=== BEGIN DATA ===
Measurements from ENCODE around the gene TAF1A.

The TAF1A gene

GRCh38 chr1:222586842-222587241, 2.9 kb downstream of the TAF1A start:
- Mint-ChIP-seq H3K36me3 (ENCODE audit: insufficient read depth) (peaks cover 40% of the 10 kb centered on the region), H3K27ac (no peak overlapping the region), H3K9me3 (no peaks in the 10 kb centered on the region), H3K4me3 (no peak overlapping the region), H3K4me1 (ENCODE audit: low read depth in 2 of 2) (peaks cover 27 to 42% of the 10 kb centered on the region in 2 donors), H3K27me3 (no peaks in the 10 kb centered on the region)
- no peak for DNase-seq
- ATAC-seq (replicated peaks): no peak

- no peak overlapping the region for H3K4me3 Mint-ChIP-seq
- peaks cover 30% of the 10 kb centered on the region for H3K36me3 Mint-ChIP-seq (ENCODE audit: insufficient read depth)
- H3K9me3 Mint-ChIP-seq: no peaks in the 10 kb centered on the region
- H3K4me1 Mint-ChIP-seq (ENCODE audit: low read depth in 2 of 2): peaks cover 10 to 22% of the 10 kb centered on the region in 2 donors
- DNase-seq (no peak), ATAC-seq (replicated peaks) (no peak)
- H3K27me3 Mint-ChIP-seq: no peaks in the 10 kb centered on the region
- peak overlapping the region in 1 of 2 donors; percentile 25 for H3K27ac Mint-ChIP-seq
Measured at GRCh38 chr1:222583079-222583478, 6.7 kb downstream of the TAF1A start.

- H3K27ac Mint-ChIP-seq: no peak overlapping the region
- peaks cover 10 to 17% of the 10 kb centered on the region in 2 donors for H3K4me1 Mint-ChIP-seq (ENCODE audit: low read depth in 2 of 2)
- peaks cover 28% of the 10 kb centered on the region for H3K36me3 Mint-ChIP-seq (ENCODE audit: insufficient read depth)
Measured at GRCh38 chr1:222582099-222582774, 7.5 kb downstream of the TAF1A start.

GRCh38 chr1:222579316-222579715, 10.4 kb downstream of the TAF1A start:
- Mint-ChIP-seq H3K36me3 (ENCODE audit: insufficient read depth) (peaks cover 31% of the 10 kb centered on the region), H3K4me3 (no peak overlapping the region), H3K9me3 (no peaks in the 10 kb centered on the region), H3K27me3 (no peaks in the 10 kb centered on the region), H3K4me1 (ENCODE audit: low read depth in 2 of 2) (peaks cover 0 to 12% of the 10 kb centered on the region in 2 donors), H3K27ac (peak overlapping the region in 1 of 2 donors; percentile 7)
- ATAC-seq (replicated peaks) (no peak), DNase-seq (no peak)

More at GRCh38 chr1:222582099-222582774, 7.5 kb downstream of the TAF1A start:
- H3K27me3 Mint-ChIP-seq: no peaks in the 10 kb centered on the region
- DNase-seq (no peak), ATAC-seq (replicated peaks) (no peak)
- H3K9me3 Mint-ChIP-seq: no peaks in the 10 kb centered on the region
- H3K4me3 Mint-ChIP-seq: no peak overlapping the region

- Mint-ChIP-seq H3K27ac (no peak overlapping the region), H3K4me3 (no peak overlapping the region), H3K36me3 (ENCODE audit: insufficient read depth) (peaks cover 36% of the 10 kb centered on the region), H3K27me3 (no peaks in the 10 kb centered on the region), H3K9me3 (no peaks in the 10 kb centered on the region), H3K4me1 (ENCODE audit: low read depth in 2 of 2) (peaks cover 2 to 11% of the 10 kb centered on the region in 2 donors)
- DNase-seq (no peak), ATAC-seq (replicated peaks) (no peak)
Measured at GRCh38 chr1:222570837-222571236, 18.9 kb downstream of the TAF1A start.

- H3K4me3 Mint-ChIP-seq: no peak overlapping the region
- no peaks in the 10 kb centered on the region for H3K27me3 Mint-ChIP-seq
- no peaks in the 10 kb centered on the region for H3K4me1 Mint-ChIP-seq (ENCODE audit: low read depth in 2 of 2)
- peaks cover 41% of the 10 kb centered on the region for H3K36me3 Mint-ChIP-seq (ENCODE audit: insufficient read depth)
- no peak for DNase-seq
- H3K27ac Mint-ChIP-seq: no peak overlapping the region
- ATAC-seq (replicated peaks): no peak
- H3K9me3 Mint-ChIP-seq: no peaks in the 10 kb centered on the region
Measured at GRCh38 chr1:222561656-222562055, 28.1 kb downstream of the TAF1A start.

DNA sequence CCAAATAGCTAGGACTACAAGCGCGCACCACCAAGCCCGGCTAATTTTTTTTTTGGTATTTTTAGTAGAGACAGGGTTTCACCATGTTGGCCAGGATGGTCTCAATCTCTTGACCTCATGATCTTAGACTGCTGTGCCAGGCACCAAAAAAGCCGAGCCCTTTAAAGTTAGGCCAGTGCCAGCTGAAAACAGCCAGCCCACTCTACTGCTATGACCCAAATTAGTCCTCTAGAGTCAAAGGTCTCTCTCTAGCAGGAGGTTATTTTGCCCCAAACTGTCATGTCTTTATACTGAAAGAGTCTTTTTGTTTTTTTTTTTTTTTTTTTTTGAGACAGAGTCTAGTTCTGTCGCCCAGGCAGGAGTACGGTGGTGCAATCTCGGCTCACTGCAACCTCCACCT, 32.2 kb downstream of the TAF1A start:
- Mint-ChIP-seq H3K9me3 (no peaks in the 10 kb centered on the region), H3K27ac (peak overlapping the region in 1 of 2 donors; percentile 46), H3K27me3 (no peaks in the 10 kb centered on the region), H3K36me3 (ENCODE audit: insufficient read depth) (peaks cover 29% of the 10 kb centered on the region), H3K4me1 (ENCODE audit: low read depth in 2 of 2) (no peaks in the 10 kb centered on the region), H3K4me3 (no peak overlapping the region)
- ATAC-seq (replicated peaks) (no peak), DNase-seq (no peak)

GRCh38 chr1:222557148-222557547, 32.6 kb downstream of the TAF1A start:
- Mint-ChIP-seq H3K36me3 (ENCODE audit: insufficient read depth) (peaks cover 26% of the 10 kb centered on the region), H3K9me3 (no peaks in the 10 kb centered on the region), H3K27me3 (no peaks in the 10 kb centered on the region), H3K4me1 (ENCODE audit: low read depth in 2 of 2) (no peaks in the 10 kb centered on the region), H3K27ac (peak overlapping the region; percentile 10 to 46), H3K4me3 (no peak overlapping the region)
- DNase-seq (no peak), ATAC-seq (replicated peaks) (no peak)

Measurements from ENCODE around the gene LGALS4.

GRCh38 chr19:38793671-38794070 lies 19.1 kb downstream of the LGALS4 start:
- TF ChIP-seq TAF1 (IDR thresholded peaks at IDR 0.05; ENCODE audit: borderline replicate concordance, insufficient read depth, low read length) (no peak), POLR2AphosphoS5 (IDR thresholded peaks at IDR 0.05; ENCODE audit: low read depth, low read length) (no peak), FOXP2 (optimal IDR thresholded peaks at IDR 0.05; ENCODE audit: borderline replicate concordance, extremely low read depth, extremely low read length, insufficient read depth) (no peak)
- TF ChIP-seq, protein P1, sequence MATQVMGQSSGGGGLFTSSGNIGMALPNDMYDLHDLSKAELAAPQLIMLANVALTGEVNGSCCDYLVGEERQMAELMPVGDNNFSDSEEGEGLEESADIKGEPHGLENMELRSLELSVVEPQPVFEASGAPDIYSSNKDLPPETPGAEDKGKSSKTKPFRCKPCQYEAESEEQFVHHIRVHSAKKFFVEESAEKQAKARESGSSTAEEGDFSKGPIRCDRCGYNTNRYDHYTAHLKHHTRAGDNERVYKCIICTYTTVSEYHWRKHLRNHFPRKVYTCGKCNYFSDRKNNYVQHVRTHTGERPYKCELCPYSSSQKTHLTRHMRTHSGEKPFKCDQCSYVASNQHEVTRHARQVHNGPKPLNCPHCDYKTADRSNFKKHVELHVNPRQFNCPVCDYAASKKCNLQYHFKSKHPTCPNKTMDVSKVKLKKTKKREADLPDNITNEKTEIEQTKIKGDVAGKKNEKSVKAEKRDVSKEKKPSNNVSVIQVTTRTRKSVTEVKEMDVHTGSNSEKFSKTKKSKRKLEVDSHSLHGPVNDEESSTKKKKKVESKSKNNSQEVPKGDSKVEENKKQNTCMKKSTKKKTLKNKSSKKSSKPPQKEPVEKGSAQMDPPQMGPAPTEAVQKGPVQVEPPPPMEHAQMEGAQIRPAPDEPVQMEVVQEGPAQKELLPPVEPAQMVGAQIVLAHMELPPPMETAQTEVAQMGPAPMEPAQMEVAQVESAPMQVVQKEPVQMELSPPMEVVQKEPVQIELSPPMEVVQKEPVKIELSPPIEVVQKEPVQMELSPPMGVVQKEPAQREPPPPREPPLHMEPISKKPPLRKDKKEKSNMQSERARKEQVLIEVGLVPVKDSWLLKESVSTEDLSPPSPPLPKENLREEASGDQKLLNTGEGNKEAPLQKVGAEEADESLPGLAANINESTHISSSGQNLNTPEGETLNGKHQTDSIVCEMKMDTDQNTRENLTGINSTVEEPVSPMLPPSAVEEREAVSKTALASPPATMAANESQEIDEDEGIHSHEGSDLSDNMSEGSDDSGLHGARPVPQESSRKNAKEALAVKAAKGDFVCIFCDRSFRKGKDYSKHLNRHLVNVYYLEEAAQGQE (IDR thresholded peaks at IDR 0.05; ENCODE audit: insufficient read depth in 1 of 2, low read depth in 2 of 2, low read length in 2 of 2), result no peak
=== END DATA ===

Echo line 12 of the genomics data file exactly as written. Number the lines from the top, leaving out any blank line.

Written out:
- H3K27me3 Mint-ChIP-seq: no peaks in the 10 kb centered on the region